September 25, 2014

Health System CEO joins other top health executives to discuss the state of the health care industry

Terrence Kessler, president & CEO of the Sisters of Charity Health System, joined four other Northeast Ohio health system leaders in a panel discussion about the current and future states of the health care industry at a recent half-day health care forum in Cleveland hosted by Crain’s Cleveland Business magazine.

More than 550 attendees took part in the forum, which included a keynote presentation, panels on health and wellness, and the panel discussion with the health system CEOs. As seen in Crain’s:

Hospital leaders come together
Crain’s event draws region’s top minds in health care

Health care providers expect to see fewer patients in the future as care, technology and access to treatment improve.

That means less revenue for hospitals — collectively, the country’s largest employers — which find themselves operating in a dramatically changing industry. 

“The United States is going through the biggest change in its society, probably since the New Deal, affecting the biggest industry in the United States and affecting 100% of the population,” said Dr. Delos M. “Toby” Cosgrove, president and CEO of the Cleveland Clinic. “And as we do that, we recognize that we have to change the delivery system to go to value, increasing in quality and making care affordable. And that is driving change in a very, very big industry.”

Cosgrove was one of five Northeast Ohio hospital leaders who on Thursday, Sept. 18, discussed a variety of topics surrounding the current and future states of the health care industry. 

The 90-minute conversation, moderated by Crain’s Cleveland Business reporter Timothy Magaw, capped off Crain’s Health Care Forum, which was held this year at the Cleveland Convention Center with more than 500 in attendance.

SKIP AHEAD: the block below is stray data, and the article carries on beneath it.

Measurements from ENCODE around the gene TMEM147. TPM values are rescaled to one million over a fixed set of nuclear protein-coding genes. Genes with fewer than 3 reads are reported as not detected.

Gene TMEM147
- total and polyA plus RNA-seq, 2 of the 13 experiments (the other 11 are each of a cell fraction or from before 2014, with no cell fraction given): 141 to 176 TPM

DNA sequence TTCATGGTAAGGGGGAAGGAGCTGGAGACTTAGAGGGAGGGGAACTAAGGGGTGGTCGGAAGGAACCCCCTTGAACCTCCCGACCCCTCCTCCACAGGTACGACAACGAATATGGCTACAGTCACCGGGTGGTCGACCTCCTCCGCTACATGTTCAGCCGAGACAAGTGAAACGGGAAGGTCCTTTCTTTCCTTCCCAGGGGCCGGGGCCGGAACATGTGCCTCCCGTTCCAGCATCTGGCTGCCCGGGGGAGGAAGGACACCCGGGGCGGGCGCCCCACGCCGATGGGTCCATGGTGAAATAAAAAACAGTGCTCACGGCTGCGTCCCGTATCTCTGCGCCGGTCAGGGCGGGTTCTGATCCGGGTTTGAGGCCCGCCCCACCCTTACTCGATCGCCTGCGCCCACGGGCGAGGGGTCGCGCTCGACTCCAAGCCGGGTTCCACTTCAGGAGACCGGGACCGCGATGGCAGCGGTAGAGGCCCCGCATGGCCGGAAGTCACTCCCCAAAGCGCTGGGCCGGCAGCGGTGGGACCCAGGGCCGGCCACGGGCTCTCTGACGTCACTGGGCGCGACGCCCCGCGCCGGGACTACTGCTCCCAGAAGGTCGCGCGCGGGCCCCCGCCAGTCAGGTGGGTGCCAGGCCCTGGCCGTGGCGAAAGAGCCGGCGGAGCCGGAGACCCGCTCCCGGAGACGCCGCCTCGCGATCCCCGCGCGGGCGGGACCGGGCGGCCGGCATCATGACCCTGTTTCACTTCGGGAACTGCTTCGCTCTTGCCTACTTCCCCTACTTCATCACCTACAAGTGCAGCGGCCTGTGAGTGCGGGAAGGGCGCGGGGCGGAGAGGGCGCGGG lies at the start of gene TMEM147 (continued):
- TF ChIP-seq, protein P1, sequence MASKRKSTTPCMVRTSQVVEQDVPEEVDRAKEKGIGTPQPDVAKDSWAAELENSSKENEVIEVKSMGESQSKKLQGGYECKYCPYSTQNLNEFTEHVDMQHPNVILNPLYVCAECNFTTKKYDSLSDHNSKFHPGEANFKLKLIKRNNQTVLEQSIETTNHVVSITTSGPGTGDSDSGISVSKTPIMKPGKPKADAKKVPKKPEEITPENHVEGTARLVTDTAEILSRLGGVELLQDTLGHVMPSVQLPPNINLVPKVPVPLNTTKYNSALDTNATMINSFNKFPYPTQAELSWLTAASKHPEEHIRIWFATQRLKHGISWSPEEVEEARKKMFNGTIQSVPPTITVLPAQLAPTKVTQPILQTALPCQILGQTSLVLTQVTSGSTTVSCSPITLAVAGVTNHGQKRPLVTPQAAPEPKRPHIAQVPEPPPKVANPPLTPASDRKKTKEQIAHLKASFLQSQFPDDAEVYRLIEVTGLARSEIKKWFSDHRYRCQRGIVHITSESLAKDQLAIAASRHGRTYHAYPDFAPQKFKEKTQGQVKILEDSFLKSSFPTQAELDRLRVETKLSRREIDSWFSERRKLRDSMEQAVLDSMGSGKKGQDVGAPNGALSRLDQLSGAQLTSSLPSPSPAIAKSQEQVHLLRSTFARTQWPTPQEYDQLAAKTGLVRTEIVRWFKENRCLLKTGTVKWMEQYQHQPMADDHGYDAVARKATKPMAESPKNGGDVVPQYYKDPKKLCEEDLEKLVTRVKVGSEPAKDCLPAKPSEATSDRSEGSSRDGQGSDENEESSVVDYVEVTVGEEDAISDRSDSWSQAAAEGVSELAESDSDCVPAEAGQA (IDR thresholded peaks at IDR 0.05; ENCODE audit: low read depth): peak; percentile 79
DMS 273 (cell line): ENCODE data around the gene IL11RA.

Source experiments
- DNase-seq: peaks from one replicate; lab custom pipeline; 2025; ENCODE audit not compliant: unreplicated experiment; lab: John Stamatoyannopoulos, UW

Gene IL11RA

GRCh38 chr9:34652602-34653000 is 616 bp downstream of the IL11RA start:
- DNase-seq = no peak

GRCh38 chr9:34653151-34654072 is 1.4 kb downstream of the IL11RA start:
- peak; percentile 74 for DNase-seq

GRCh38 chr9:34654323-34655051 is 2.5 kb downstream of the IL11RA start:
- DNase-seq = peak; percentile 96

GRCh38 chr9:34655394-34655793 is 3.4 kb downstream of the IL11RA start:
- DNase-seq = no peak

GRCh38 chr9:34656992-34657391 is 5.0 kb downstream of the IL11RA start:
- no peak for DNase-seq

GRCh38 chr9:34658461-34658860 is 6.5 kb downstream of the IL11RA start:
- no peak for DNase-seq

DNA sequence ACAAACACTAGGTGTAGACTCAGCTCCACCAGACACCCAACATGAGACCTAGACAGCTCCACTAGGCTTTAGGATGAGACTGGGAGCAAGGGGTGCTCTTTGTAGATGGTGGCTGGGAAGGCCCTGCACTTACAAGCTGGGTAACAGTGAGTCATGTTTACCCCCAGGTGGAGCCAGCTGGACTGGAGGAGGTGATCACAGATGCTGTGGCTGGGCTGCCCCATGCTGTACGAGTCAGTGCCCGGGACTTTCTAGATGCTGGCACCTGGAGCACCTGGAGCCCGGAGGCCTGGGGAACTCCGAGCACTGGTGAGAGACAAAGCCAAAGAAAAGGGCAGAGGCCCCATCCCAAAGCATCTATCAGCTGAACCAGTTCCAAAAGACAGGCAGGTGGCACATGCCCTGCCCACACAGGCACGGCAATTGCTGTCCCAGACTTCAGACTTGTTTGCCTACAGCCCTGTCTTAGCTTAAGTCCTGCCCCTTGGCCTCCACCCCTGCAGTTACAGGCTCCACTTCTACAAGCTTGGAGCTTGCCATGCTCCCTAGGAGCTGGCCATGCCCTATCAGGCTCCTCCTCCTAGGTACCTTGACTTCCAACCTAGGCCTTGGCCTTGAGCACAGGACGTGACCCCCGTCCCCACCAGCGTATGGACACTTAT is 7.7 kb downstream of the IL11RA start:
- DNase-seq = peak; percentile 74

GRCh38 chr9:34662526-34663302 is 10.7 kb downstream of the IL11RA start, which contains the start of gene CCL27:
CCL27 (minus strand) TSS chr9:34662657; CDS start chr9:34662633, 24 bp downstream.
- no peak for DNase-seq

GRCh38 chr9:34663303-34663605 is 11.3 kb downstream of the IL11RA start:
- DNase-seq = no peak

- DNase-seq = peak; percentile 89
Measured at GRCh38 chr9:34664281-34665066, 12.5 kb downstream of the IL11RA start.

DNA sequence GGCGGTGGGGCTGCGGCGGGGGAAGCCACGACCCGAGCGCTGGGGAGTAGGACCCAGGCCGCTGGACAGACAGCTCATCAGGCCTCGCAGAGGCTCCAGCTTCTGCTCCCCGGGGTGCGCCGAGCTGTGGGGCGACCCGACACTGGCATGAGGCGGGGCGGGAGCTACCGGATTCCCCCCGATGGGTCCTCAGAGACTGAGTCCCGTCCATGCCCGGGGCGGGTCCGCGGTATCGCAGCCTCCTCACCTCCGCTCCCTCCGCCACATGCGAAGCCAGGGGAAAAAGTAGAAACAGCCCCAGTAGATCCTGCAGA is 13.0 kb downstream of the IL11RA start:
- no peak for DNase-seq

Other high-profile panelists were Dr. Akram Boutros, president and CEO, MetroHealth System; Terrence Kessler, president and CEO, Sisters of Charity Health System; Dr. Thomas Stover, president and CEO, Akron General Health System; and Thomas Zenty III, CEO, University Hospitals.

What worries hospital leaders

Boutros said the health care industry is undergoing a metamorphosis as hospitals transition from sick care to a more holistic approach based in preventive care, which is creating as many uncertainties as potential opportunities in the delivery of care. 

“I think in modern times, for us, this is the biggest opportunity and has the highest risk,” he said.

How hospitals will get paid is a concern across the board.

“This whole change from a sick-care model to a well-care model — as you know Akron General has been talking about this for over 20 years — we spent $110 million on that concept. As a doc, I really don’t understand how people are going to judge our individual practitioners in a value-based world,” Stover said. “That sort of calculus of how it’s all going to work out is something I think we’re all struggling with.”

Maintaining quality during these changing times is also a concern.

“How do we make sure that our commitment and our promise to the community to provide the highest quality care with easiest access is going to be something we’re going to maintain in a world of declining resources?” Zenty asked.